The struggle to be something more than fluff or fun trash, or to be an exemplar of the highest places to which fluff and fun trash can aspire; to make a skeletal framework stand in for flesh and imply substance inside a spook; to transcend the limitations of length when you hardly have time to say anything; to set a memorable mood quickly and then make it seem bigger than it actually is.
Or to be Guided by Voices. This list is dominated by a relatively small number of bands, which I think is less due to limitations in my collection than it is to the small number of bands consistently working at this length. And more so, that some of those small number of bands are really, really good at short-form songwriting.
I Swear, I Picked That Journal Title Before Today
But very weird, to grab a quote from a song with a "me voy" refrain, considering that last.fm has just announced a change that will drive quite a few users elsewhere. Is this site just about data collection now? I wonder if the loss of the play-on-demand feature makes this column less user-friendly. I wonder if there is now little reason to keep it here, anyway.
I just opened a Hype Machine account, and it seems to scrobble appropriately. However, it seems there are fewer fully-streamable tracks available. Readers, let me know: does the migration of full-track streaming to other sites mean that reading this column is now too much work? Or does it not matter as much as it seems like to me? Does it make a difference if you can get Spotify? (I can't.)
The Top Twelve Songs from 1:40 to 1:43
1) To Remake the Young Flyer--Guided By Voices
What a delicious wet/sticky guitar sound! Most of these extremely short songs are really best at their truncated length, but if Sprout had wanted to be even a little bit self-indulgent, he could have stretched this one out. The Syd Barrett-era Pink Floyd (to which “Flyer” owes a debt of influence) would have ridden this tune for at least three minutes, and we all would have thought it was great.
2) Eruption--Van Halen
Yeah, it’s just wanking. But it is 100% awesome (and quite short) wanking, so there’s not a single boring second to sit through before the cool part. The whole thing is the cool part.
3) Never Talking to You Again--Hüsker Dü
The shock of the folk rock! It would still be great anywhere in Hüsker Dü's oeuvre, but putting this song third on the side one of Zen Arcade is brilliant sequencing: a radical curveball to purist expectations.
4) The Leader--The Clash
Diddley beat with a simple and satisfying candypop refrain, in some ways an exemplar of what can be done within this time limitation.
5) Isla de Encanta--Pixies
Back when this song came out, I was taking first semester Spanish, and I asked my teacher what "fermiento" was. Because I heard it as "Donde no hay su fermiento," or, "Where there is none [of] your something." Also waiting for the German dominatrix version, "Ilsa de Encanta."
6) Cowboys From Hollywood--Camper Van Beethoven
Are they kind of taking the piss out of Dwight Yoakam here? They might have run into each other in California in the early 80s, and David Lowery might have asked Dwight’s band, “Hey, aren’t ya’ll cowboys from Hollywood?” Dwight's band would have gotten offended and claimed to be from Bakersfield, and then there would have almost been a fight.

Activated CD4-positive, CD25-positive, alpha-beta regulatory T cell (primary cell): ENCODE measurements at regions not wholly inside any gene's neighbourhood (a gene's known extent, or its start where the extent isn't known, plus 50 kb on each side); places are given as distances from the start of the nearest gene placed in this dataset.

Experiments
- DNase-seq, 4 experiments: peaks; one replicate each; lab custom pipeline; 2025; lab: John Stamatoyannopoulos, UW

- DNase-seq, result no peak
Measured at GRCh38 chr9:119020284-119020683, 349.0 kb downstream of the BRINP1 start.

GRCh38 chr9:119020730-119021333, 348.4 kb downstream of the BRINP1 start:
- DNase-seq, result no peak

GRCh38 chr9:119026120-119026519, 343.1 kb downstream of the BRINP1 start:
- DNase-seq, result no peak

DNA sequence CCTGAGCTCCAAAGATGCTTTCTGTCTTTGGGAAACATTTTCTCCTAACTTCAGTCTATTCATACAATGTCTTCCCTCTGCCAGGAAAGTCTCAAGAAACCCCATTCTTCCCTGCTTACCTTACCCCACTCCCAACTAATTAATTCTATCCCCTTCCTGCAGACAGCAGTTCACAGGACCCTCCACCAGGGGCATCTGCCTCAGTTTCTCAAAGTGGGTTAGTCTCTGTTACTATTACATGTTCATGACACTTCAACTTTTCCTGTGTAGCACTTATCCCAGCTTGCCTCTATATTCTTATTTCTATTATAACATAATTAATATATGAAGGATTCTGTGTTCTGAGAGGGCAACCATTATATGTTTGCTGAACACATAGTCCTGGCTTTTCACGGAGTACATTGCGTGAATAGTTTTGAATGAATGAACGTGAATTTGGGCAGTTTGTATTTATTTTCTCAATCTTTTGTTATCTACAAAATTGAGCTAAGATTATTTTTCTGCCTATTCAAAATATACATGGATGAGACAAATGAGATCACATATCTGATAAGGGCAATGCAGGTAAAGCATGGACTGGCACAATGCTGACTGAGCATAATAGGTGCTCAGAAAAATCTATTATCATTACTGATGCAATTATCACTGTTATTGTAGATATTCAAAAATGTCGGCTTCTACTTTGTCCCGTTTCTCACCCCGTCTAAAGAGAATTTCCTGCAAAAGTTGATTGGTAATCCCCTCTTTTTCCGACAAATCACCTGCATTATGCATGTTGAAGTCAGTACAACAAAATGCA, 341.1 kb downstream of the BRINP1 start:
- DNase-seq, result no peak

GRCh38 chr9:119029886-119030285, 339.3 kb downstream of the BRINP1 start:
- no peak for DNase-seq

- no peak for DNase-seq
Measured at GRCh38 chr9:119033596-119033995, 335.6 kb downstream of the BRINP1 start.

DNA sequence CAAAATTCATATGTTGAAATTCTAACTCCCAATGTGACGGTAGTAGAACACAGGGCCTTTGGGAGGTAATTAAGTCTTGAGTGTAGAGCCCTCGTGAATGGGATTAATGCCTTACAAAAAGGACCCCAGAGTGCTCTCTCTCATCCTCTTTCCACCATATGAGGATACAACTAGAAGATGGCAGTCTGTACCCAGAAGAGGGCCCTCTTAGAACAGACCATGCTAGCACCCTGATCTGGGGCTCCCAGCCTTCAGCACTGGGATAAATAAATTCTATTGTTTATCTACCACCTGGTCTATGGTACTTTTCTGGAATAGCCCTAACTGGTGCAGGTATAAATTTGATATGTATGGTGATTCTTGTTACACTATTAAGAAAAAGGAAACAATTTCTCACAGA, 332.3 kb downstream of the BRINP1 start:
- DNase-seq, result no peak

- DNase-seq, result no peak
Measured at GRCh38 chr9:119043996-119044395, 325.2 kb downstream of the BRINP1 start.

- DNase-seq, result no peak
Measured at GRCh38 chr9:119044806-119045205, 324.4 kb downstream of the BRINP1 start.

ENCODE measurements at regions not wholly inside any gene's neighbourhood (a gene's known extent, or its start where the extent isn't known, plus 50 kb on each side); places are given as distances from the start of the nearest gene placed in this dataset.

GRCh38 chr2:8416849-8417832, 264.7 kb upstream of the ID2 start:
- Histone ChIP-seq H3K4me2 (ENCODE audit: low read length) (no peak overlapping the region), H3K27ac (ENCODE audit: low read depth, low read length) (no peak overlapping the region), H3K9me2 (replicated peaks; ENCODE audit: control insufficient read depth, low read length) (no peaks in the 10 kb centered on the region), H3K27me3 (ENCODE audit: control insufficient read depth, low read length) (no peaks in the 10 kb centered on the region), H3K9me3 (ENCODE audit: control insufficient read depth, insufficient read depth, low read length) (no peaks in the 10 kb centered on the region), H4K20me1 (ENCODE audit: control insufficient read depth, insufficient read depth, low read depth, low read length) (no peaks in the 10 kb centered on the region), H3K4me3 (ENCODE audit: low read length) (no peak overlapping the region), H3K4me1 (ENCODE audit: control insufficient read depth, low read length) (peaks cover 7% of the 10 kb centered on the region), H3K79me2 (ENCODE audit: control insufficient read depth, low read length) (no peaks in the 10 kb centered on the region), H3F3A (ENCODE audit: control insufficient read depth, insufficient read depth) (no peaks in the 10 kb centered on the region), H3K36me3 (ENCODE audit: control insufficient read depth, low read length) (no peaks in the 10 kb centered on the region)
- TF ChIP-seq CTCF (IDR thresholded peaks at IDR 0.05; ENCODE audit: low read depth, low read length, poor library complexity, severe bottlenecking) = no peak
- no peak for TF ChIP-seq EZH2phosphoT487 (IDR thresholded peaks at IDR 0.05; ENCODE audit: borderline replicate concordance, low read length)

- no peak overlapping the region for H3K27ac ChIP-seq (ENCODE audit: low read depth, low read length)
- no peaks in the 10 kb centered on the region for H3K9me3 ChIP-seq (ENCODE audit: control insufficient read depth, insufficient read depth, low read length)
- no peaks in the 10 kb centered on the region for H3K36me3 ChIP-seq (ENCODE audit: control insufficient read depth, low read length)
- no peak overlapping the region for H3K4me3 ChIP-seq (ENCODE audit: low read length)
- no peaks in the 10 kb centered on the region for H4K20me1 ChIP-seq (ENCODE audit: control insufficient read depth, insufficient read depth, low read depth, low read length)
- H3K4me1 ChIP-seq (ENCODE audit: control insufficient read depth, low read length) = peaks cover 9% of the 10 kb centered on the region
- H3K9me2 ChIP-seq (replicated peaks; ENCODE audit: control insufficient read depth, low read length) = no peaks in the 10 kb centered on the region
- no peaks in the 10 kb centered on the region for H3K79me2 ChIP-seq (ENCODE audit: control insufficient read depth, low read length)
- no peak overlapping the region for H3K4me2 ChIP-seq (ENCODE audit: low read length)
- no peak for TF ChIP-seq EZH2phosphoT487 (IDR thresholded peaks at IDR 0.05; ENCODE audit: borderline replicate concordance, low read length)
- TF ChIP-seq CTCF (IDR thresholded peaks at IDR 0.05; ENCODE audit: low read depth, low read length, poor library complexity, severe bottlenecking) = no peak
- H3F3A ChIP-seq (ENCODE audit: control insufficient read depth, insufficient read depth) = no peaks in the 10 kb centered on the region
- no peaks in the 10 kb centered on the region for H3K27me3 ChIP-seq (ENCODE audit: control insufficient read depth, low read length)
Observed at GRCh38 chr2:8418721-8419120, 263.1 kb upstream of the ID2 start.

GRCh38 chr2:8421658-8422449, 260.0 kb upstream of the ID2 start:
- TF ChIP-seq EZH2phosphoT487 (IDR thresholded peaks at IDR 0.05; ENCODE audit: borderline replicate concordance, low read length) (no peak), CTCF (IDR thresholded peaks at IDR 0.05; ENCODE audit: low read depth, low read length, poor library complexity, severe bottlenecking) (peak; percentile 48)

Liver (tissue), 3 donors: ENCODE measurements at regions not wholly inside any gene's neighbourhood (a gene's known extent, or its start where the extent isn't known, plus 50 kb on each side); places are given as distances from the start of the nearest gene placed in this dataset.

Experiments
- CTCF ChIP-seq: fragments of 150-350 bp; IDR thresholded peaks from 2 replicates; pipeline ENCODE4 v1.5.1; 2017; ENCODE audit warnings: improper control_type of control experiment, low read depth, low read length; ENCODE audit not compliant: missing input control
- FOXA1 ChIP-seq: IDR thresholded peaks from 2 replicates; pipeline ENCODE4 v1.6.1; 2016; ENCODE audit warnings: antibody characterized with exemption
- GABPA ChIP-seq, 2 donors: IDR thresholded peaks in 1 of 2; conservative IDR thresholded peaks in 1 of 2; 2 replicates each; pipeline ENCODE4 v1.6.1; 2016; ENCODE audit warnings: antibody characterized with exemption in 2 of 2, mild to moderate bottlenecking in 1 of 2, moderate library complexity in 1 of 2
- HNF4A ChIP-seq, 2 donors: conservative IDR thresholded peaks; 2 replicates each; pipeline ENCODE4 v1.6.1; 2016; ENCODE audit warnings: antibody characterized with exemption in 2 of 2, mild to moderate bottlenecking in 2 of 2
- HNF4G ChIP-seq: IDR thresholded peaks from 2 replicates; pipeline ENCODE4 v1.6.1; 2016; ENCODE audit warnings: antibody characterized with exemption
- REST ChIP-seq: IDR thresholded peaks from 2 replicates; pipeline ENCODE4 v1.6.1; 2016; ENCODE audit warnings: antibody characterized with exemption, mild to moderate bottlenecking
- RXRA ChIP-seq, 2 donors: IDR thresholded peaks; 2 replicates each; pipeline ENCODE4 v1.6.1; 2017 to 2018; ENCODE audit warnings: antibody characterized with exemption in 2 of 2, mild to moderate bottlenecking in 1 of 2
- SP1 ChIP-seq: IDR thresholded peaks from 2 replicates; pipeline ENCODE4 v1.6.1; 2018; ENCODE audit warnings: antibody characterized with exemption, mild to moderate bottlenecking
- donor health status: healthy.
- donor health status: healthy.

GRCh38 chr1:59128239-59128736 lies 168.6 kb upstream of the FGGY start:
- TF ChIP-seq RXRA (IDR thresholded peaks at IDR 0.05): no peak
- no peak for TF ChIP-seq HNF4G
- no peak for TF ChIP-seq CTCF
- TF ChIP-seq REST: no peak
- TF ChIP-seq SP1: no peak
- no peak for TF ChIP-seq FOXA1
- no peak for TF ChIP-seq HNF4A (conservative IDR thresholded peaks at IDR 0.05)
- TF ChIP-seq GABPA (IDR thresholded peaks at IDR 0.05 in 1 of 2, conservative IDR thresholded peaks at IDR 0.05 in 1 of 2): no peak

7) Zurich Is Stained--Pavement
As Lisa pointed out, Pavement on my list has come to seem obligatory. But gosh, they have so many great songs; this one is an exquisitely warped fragment of refried country, although it loses a little something from not being in the album sequence.
8) Dreams Reoccurring--Hüsker Dü
Self-indulgent prog at a length tolerable for human beings. Its companion piece, the 14-minute “Reoccurring Dreams” is punk at a length tolerable for King Crimson fans.
9) I Found The Star--Fastbacks
Hyperactive pink punk pop, played too fast and too loud, and I mean that as a compliment.
10) What's My Name--The Clash
“(I’m Not Your) Stepping Stone” reimagined, or ripped off, or stomped on, depending on one’s frame of reference. Also see Stop Draggin' Me Down by The Mono Men and Two-Timing Touch and Broken Bones by The Hives. "What's My Name" is the best of the three.
11) Hot Freaks--Guided By Voices
Pollard emotes over a loose groove; structurally it’s barely there at all, but it feels like something larger, and it’s gone before you notice it isn’t.
12) Brown Paper Sack--The Gentrys
Reigning Sound’s growlier cover blows away this original, which is rather limp in comparison, but it is still fun trash.
I'll be honest: there are three or four other GBV songs that could have, and maybe should have, made this list, since they are all better than "Brown Paper Sack." But in the interest of variety, I restricted each band to two songs.
Well, then. I am still stunned by today's announcement about the removal of full tracks. It really makes this a different place. You know, I have always thought the price of a last.fm subscription was absurdly cheap; I would be willing to pay more to get the full tracks back, and I wonder why no one ever surveyed the subscribers to find out about that.